FTC versus FCC: Regulation of the Internet

Posted By: Emily Weiss

22495460709_9f99309cf9_oIn late March of 2017, the Senate voted to prevent a set of privacy rules from the Federal Communications Commission from going into effect. Privacy and Internet enthusiasts criticized the vote, and one Virtual Private Network service provider ran a full-page advertisement in the New York Times that named the 50 senators that “voted to monitor your Internet activity for financial gain.

All of this might seem like the death of Internet privacy. The effect of the Senate vote appeared just turned certain regulatory authority over to the Federal Trade Commission (FTC) from the Federal Communications Commission (FCC). Internet service providers and other industry players welcomed the rule repeal, and have argued for consistency between the FTC and FCC privacy rules. Under the FTC rules, ISPs now have far more latitude to sell browsing data from its users to advertisers in order to provide more targeted advertising, just like online service providers, like Google, already can.

With this in mind, is the end of the FCC’s rule the beginning of the end for Internet privacy, and to an extent, net neutrality?

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Upstream Data Dollars

Posted by: Lauren Stewart

April 20, 2015

480px-Network_neutrality_poster_symbolRegardless of whether the FCC’s Open Internet Order is effective in regulating net neutrality, the reality is that the Internet is a free market, not free. It’s easy to agree with net neutrality: to want network operators to treat all content the same and not prioritize and broker in online traffic, but so long as the entities that run the Internet are not public utilities, they need to turn profits to keep the cables and servers connected. If competitively monetizing traffic is not an option, what is?

Selling online data is much like the still commercially available bulk mailing lists that fill our mailboxes with junk circulars and catalogs. Use of this information has many benefits: it’s efficient, passive, and customizable. But unlike your mailbox, the information obtained from online data can be very detailed and reveal much more than your basic demographics and geo-location.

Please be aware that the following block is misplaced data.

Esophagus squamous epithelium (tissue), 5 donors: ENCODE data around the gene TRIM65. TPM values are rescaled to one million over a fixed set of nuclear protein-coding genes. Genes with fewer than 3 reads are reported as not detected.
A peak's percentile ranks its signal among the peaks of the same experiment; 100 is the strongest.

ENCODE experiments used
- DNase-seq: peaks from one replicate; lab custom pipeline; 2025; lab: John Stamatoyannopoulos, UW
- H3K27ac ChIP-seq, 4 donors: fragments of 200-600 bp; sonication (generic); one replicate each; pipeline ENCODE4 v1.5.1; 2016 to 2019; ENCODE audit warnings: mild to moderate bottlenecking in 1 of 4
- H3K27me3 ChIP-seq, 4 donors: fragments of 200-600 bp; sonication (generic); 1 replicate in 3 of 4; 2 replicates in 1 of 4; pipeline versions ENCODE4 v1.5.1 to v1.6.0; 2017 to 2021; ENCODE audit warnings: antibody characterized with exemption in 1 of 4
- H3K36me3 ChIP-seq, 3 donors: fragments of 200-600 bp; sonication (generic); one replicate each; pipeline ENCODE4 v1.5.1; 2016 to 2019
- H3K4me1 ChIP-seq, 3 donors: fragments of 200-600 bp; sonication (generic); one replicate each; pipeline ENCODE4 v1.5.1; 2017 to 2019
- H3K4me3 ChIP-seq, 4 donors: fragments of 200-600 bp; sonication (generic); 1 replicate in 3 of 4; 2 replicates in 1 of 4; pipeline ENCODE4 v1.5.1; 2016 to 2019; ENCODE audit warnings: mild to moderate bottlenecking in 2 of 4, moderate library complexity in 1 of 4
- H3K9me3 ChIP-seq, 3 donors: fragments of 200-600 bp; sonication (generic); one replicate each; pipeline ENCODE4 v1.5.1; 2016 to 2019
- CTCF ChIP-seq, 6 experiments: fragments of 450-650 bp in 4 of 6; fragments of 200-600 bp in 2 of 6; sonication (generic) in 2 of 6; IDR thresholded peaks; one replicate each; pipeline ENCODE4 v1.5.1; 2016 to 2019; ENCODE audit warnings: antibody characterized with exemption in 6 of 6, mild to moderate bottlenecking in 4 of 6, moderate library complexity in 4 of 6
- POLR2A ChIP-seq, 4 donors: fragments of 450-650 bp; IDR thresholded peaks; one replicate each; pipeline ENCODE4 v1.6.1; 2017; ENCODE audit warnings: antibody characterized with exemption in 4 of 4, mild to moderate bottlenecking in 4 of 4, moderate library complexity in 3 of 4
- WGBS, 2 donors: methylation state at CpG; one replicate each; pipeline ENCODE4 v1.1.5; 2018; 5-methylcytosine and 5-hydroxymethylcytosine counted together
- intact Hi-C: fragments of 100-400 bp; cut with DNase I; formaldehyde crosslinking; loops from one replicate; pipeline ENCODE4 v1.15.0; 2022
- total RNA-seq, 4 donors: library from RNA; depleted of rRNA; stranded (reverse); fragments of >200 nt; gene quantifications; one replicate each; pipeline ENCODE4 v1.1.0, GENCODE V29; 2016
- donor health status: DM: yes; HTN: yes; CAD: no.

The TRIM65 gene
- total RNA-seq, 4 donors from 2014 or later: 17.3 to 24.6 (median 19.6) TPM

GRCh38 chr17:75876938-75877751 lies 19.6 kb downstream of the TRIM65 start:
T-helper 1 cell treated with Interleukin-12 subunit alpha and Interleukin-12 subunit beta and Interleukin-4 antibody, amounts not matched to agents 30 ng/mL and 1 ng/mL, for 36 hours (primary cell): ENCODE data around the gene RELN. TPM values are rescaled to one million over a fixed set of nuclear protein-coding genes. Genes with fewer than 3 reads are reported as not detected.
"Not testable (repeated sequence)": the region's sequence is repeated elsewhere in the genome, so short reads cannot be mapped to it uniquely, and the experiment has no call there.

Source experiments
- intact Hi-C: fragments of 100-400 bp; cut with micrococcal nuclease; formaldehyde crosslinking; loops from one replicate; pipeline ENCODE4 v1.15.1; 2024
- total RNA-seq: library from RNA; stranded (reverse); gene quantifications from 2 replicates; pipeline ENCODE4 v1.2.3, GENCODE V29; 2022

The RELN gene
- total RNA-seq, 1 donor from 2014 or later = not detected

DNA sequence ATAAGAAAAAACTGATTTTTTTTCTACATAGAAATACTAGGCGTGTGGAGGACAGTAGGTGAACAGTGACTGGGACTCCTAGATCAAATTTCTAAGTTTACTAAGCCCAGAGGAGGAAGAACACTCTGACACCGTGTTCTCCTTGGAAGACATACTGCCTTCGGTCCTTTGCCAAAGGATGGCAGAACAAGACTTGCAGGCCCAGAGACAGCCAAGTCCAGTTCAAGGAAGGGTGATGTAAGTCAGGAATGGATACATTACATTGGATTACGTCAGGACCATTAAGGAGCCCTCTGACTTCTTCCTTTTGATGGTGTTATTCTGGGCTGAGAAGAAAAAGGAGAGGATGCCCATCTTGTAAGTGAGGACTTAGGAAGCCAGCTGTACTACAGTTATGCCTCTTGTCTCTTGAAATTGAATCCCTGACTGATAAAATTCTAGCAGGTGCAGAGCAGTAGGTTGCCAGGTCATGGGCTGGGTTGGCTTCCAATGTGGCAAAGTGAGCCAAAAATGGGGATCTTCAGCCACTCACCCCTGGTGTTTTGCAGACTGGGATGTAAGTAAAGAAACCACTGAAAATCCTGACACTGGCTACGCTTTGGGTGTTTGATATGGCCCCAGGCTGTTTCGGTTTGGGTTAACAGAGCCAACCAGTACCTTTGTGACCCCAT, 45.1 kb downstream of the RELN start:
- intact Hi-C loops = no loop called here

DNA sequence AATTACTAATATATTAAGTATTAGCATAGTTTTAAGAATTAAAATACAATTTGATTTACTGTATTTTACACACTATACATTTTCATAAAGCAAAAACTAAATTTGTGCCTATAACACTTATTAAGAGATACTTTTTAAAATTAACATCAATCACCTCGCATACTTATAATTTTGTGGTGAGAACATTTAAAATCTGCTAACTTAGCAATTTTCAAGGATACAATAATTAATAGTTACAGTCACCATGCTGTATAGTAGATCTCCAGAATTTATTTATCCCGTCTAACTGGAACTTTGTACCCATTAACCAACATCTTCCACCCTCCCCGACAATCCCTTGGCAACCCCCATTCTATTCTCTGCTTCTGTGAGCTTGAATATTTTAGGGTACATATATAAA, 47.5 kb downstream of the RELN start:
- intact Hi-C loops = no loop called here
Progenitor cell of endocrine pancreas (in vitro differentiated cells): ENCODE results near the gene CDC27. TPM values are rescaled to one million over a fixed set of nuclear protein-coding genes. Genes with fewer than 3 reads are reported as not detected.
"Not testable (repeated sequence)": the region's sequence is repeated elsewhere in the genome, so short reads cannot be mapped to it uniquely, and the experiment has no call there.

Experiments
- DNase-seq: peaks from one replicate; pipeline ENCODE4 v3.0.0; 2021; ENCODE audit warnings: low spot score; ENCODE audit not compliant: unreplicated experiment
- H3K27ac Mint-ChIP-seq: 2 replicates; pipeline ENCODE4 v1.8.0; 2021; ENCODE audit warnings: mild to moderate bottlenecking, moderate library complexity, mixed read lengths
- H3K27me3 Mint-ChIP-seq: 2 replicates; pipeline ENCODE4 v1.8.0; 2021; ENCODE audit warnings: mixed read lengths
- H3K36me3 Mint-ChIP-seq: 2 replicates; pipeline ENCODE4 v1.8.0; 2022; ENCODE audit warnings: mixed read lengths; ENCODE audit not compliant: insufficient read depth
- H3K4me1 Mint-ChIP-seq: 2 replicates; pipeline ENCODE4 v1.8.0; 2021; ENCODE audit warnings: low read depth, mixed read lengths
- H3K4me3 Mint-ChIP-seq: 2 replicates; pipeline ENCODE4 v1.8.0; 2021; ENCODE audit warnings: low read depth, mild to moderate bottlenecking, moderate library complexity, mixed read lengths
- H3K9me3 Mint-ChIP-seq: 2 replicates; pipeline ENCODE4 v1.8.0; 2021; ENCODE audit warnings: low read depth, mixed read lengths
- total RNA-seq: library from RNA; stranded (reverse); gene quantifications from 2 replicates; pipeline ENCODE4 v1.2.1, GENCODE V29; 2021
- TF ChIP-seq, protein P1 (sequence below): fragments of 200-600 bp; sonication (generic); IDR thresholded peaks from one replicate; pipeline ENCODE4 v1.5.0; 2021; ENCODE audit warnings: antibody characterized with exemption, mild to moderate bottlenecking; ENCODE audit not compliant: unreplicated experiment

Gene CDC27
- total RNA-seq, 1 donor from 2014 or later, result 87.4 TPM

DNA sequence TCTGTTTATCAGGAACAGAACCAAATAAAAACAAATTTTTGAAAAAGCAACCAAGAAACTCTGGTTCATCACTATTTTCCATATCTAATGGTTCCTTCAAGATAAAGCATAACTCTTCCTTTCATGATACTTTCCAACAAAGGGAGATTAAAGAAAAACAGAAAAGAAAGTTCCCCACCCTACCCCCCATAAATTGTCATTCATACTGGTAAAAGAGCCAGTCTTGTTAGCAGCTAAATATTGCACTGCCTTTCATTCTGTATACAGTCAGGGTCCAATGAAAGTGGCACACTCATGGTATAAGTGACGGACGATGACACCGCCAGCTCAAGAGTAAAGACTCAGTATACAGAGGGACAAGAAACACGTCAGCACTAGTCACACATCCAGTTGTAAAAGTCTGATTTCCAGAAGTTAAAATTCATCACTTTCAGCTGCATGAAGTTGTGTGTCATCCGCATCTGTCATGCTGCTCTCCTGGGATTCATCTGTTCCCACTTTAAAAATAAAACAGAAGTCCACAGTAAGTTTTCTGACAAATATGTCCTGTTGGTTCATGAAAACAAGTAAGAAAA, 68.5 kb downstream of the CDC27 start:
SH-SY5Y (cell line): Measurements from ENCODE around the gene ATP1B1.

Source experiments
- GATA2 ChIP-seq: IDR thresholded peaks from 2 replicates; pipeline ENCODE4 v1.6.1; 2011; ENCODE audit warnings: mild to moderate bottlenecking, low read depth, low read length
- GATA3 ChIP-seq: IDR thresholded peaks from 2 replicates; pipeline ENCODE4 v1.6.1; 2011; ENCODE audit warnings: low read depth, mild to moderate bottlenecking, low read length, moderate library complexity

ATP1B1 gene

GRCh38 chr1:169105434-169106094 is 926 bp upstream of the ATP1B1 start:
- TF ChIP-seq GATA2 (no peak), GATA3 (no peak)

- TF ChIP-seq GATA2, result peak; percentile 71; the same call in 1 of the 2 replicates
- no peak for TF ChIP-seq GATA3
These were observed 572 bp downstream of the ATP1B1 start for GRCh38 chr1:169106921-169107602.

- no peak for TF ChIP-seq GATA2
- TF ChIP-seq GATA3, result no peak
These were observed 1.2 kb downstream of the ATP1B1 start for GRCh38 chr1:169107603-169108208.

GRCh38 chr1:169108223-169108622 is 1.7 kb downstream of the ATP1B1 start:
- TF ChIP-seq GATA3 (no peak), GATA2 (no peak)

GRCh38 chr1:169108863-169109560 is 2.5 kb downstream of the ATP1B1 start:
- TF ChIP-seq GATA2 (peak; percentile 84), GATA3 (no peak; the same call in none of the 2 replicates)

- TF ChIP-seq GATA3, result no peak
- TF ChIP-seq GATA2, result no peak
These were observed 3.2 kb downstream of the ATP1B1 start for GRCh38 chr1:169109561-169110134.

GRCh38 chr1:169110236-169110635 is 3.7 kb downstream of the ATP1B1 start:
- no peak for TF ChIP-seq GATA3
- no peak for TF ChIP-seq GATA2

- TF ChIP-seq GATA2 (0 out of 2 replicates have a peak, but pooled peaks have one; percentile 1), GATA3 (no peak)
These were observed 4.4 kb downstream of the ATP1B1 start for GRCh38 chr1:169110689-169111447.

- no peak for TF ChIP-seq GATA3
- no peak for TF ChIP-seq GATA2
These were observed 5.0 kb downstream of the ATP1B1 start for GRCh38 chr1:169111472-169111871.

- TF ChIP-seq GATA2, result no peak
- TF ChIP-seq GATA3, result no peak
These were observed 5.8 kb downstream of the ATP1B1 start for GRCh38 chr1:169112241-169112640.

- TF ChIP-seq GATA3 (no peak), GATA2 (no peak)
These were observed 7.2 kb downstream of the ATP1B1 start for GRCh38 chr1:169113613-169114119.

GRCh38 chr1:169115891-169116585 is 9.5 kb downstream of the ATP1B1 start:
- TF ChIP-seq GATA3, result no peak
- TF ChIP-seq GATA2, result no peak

We know that companies collect and sell our data to third parties. We hopefully understand by now that this is the basis of the bargain in using online services, particularly with the ones that are free. We expect and trust that our personal information is reasonably protected and hope and assume that the law and the government will protect us when service providers overstep our boundaries. These boundaries, however, are shifting in the age of big data. Continue reading

Net Neutrality

Posted By:  Chris Fong

 

net neutralityControl of information is hugely powerful. In the US, the threat is that companies control what I can access for commercial reasons. In China, control is by government for political reasons.

Tim Berners-Lee

Regulating the internet is not just limited to interactions over the internet. Internet regulations also include the control over access to the internet and the information provided through the internet. In the United States the issue of what can be accessed online and how to access it is a highly debated issue. Network (“Net”) Neutrality is one attempt to regulate access to the internet with the goal that all internet traffic will be treated equally.

Network Neutrality was introduced in an Internet Policy Statement by the Federal Communications Commission (“FCC”) through the agency rulemaking process. In support of the FCC’s Net Neutrality, Steve Wozniak, co-founder of Apple, wrote in support of Net Neutrality a “To Whom this May Concern” letter to the FCC detailing importance of having Net Neutrality. Mr. Wozniak claims Net Neutrality is the reason information on the web is distributed in an unbiased manner and is accessible to everyone with a computer, in a designated area, for the same cost. Continue reading